AP Physics 2 : Photons and Photon Energy

Study concepts, example questions & explanations for AP Physics 2

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Example Questions

Example Question #4 : Quantum And Nuclear Physics

A physicist is trying to determine the identity of a metal by experimentally finding its work function and then comparing the experimental value to a list of known values. If the physicist shines light with a frequency of  on the metal and records an electron speed of , what is the work function of the metal?

Possible Answers:

Correct answer:


To determine the work function of the metal, we can begin by calculating the kinetic energy of the electron from its speed.

Then, convert joules into electron volts:

Next, we'll calculate the energy of the light by using its frequency according to the equation:

Then, we can convert this energy into electron volts:

And finally, we can use the equation for work function:

Example Question #1 : Photons And Photon Energy


An atomic transition takes place from  to the ground state . What is the wavelength of the photon this transition will emit?

Possible Answers:

Correct answer:


The energy difference between the second excited state  and the ground state  will be equal to the photon energy since energy is conserved.

Since the energy difference is in electron volts, they need to be converted to Joules. Another convenient formula is to notice that since  and  are constants, they can be converted to electron volts and you can use

Example Question #2 : Photons And Photon Energy

It is possible that electrons can be ejected from a metal plate by light. Which of the following properties of light accounts for this phenomena?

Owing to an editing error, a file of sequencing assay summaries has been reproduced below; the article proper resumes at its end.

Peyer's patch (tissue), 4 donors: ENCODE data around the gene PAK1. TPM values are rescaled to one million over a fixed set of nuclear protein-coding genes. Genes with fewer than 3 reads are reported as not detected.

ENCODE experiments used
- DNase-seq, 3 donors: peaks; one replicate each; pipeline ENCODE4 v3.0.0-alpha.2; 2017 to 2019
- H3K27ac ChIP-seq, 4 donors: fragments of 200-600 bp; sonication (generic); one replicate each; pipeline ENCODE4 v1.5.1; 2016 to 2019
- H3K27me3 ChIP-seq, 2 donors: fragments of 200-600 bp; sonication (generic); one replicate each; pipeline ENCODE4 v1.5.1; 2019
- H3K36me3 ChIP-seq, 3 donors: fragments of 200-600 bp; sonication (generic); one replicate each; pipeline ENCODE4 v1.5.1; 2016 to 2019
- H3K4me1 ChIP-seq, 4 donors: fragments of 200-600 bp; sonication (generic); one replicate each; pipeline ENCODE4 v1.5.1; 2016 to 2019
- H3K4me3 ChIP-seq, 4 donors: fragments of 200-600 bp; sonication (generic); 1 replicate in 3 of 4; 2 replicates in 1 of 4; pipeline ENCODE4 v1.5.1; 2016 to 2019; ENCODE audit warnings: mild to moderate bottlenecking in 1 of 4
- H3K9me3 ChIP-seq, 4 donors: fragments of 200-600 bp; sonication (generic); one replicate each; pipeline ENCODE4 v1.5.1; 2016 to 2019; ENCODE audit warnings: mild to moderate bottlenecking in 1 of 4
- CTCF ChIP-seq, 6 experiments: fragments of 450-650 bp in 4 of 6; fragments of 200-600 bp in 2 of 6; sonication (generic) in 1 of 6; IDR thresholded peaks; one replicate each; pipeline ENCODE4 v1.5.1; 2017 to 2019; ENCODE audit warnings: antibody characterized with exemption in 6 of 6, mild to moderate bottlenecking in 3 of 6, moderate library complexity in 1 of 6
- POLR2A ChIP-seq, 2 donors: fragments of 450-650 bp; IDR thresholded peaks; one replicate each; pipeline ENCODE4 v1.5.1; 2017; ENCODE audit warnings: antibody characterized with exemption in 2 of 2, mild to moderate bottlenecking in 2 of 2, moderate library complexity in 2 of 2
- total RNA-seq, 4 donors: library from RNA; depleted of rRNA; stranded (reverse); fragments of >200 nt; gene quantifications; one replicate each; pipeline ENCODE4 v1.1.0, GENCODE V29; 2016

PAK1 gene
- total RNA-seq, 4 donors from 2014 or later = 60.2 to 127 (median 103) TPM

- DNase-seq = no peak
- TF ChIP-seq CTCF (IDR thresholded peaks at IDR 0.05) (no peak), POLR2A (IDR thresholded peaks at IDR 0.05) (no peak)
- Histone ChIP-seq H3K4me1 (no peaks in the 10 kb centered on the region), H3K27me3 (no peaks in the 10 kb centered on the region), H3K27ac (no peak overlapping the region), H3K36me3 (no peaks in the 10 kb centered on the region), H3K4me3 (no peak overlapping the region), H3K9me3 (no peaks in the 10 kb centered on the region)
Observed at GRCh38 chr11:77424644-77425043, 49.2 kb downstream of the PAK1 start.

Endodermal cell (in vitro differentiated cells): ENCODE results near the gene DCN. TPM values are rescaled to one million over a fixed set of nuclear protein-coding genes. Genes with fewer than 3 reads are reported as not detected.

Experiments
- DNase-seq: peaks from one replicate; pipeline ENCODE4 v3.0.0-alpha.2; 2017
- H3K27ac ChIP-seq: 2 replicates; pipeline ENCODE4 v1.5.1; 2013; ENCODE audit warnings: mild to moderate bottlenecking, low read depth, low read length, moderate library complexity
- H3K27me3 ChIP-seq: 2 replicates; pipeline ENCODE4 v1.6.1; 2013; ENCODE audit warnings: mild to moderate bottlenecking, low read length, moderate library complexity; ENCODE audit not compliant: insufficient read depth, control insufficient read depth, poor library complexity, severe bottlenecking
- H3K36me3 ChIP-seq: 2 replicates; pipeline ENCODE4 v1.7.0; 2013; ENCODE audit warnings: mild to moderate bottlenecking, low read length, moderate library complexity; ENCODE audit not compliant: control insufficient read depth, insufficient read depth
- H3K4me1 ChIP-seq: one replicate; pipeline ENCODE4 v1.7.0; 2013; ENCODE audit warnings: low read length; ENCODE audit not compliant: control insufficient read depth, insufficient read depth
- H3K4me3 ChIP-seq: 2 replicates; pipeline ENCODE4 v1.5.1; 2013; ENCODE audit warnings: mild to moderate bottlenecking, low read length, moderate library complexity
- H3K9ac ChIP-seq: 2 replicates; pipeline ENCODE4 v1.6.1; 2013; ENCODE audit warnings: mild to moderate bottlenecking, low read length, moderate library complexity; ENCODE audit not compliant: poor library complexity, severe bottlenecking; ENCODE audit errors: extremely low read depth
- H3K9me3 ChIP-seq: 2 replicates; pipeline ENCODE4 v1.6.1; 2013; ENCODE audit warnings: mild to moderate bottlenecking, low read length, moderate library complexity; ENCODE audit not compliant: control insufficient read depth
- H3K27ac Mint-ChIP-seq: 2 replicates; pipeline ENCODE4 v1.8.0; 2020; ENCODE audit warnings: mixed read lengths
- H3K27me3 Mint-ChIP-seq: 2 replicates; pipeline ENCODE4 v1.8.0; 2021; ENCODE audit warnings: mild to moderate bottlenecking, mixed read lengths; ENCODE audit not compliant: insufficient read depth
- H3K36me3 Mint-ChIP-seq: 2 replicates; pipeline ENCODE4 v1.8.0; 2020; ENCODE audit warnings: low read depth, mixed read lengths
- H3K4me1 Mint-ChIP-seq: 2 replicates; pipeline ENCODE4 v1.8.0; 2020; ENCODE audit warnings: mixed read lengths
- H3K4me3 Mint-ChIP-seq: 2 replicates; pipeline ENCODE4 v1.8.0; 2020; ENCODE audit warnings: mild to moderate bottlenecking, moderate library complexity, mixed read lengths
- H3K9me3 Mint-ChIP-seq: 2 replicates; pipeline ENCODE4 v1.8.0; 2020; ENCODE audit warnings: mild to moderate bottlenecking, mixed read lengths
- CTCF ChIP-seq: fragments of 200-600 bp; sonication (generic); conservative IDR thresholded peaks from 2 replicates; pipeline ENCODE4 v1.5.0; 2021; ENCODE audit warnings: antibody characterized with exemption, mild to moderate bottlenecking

Possible Answers:


Electric force




Correct answer:



The ejection of electrons from a metal is known as the photoelectric effect. In fact, it was a key discovery that led to the acceptance of the particle nature of light, because the wave nature of light could not account for this finding.

The key that allowed scientists to find this out was that the speed of electrons ejected from the metal was dependent on the color of the light. The intensity of light had no effect on the speed at which electrons were ejected.

As a part of developing this theory, scientists referred to individual discrete particles of light as photons. In order to eject electrons from the metal, individual photons needed to have a sufficient amount of energy. The intensity of light (with a greater amplitude of its waves) represents a case in which photons are striking the metal at a greater rate. But, the individual energy of the photons could be too low in such a situation, hence why intensity is not the key property here. Instead, a higher frequency of light allows each individual photon to have greater energy - enough to knock the metal's electrons off. Furthermore, as the frequency of the light increases, the energy of the individual photons increases and the kinetic energy of the ejected electrons increases as well. The expression for the energy of a photon is shown as follows.

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